It has been slightly over one year since the COVID-19 pandemic unexpectedly turned our world upside down. We all had to suddenly adjust to the “new normal” of mask-wearing, changes with work and school, disruption to our social lives, and, not to mention, a shortage of previously taken for granted items such as cleaning supplies and toilet paper. Many of us struggled with heightened levels of distress, including anger, anxiety, fear, depression, grief, and an increase in addictive behaviors in order to cope with inner turmoil. Many people experienced what was termed to be “collective grief”— everywhere across the globe, people were grieving the loss of life as we knew it, the loss of our usual routine, the loss of normal social interactions, and ultimately a loss of control over our lives. The pandemic was truly a traumatic experience for many, as trauma can be defined as any experience that is too overwhelming for our system, a situation in which we feel helplessness to help ourselves or others, or when we encounter a threat we weren't prepared to handle.
Over the past few months, we have begun to round the corner of the pandemic, with more businesses and schools returning back to normal-ish, looser mask mandates, less restrictions on social gatherings and increasing availability of the coronavirus vaccine. Many people are breathing a sigh of relief and are feeling a sense of excitement as life gradually returns back to status quo( even though we are still far from it in many ways). But what about people who may not be experiencing this relief and excitement? What about those individuals who have actually found some sense of comfort and relief as a result of the pandemic and may instead be experiencing anxiety, fear and reluctance as things begin to go back to the way they were? Some individuals who have struggled with social anxiety have mentioned that their anxiety had decreased during the pandemic due to less opportunities for social gatherings and being able to use “it’s a pandemic” as a reason for not going out. Some individuals with PTSD have reported experiencing a relief as places were less crowded and less noisy, as crowds and noisy environments were a trauma trigger for them. Some children have found comfort in being online for school, due to not having to face peers if they felt anxiety or if they had been bullied at school. Some individuals with body image issues have had less triggers for their body shame due to being able to hide behind a computer screen all day, not having to eat as much in front of others, and being able to stay home last summer instead of donning their swimsuit and wearing shorts and tank tops in front of others.
So, while one might be exclaiming “Thank goodness we are going back to normal!”, someone else in the same conversation or room may be silently thinking “Ugh, I’m dreading things going back to normal.” People may be experiencing an increase in anxiety with going back to work or school in person due to the pressure to socialize if they are an introvert or struggle with anxiety; some may still be very fearful of the virus, experiencing reluctance to get back out there, and experience increased fear in seeing others gather without masks; children may dread going back to school out of fear of encountering their bully once again, or fear of how they will fit in and belong, given how some have been more socially distant in the past year; some may dread resuming family gatherings and dealing with dysfunctional family dynamics again; some may dread being around others more due to self doubt and insecurities that arise in social situations; some may be fearful of having to deal with more crowds; some may have to cope with increased body image distress, due to it approaching swimsuit and hot weather clothing season, especially if they have gained weight due to overeating or less physical activity over the past year. Not to mention that in general, any change is stressful, as it is yet another adjustment to our usual routine and way of life. We have to adapt again, after some may have just started getting accustomed to pandemic life.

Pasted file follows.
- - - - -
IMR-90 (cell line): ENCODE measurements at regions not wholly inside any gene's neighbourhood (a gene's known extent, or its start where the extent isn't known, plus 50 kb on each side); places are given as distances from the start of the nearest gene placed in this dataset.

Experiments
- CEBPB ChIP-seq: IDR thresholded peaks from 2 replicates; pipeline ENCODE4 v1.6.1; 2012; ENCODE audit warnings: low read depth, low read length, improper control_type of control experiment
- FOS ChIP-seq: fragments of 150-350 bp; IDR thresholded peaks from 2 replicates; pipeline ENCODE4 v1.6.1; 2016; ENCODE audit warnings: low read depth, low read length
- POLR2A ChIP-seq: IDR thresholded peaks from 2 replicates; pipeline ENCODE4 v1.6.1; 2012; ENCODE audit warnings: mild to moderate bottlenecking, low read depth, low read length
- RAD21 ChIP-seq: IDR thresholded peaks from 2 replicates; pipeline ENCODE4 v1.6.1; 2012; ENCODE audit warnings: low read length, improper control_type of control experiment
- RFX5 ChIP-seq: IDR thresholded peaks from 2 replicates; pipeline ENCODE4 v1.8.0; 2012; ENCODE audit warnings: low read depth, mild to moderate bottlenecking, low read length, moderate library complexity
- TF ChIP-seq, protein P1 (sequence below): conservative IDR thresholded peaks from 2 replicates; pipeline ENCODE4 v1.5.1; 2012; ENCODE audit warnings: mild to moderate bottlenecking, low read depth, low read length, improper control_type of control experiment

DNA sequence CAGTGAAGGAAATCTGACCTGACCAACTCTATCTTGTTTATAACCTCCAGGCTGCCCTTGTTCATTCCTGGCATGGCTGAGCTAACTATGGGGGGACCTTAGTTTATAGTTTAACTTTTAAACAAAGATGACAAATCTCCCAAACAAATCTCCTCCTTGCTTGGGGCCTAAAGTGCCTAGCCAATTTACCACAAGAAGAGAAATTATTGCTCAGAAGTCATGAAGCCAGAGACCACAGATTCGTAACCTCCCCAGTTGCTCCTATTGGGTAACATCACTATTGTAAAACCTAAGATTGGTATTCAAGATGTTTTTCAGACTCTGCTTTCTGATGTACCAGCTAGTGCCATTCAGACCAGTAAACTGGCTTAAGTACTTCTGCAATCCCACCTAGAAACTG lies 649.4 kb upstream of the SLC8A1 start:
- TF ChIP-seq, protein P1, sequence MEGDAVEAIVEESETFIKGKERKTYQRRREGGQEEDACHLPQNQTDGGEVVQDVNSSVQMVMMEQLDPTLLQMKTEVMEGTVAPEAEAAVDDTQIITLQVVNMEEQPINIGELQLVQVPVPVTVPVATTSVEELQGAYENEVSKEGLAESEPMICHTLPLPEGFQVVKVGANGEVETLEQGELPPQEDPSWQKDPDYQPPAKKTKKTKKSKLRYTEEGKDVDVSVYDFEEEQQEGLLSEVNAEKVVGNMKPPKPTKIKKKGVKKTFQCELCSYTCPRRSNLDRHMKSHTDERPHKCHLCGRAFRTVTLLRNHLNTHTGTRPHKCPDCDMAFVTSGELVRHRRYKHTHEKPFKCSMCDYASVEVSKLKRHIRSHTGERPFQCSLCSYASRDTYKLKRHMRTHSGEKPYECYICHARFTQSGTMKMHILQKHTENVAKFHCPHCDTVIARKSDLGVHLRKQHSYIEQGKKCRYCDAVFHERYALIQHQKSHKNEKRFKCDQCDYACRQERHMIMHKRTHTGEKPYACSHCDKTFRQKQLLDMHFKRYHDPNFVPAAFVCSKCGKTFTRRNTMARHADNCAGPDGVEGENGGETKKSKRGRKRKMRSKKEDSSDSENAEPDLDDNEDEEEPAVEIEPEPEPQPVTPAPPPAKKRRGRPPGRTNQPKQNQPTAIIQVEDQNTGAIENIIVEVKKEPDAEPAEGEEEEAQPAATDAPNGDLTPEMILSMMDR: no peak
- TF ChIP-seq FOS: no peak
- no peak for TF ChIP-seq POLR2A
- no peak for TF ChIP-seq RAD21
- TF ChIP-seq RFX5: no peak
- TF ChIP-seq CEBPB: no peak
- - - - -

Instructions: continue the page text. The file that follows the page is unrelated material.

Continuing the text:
How can we be mindful of the fact that not everyone will feel the same about emerging from the pandemic? We can use our skills of communication, empathy and compassion. We can communicate with others openly by asking how they feel about some aspects of life going back to business as usual, and parents can ask their children if they have any worries about going back to school in person or spending more time in social interactions. Parents can ask their children how comfortable they are with resuming extracurricular activities and respect if their child feels more comfortable with gradually resuming social interactions. We can use empathy to understand and validate others’ feelings and seek out to understand why they may be struggling. We can harness compassion for others, realizing that each person may feel differently about the current state of the world, and harness self compassion if we are one of the individuals that are fearful or anxious of emerging back into the world. We can seek out support from a therapist if we are experiencing significant emotional distress in response to all of the changes over the course of the past 14 months. We can continue to do our best to take care of ourselves, as well as to support others, with the understanding that the effects of the pandemic are still very real, and at times, unspoken.